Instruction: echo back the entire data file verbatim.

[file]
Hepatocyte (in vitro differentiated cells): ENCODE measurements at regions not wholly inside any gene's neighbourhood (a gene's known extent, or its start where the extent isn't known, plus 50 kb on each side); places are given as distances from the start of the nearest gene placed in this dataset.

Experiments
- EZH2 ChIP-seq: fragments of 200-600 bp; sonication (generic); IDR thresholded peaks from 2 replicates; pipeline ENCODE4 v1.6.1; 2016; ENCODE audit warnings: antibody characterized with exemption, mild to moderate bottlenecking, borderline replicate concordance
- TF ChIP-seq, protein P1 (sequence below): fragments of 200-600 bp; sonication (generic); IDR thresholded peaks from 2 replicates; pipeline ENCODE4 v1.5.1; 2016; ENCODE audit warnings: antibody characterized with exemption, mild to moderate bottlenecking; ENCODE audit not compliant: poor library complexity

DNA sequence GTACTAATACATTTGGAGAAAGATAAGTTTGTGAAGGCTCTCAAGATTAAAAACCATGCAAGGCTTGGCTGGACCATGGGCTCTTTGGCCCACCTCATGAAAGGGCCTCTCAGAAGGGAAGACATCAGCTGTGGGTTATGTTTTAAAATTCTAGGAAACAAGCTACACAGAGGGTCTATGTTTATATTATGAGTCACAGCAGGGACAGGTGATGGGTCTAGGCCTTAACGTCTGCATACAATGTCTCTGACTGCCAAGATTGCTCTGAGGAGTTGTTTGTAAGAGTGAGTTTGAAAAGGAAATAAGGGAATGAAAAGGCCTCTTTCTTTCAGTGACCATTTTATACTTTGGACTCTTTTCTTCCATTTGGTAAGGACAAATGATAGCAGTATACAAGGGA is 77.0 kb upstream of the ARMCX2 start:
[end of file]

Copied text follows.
Hepatocyte (in vitro differentiated cells): ENCODE measurements at regions not wholly inside any gene's neighbourhood (a gene's known extent, or its start where the extent isn't known, plus 50 kb on each side); places are given as distances from the start of the nearest gene placed in this dataset.

Experiments
- EZH2 ChIP-seq: fragments of 200-600 bp; sonication (generic); IDR thresholded peaks from 2 replicates; pipeline ENCODE4 v1.6.1; 2016; ENCODE audit warnings: antibody characterized with exemption, mild to moderate bottlenecking, borderline replicate concordance
- TF ChIP-seq, protein P1 (sequence below): fragments of 200-600 bp; sonication (generic); IDR thresholded peaks from 2 replicates; pipeline ENCODE4 v1.5.1; 2016; ENCODE audit warnings: antibody characterized with exemption, mild to moderate bottlenecking; ENCODE audit not compliant: poor library complexity

DNA sequence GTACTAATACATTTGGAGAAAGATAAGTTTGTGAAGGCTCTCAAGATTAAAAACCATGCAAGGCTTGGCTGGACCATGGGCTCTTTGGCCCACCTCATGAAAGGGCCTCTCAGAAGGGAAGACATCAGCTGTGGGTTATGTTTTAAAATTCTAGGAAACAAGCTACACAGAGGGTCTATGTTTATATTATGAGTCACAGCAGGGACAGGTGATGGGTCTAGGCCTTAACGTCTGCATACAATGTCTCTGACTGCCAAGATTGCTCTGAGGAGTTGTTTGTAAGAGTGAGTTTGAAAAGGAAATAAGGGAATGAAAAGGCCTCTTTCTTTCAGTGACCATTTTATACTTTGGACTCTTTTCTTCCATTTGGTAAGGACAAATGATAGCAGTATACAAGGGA is 77.0 kb upstream of the ARMCX2 start: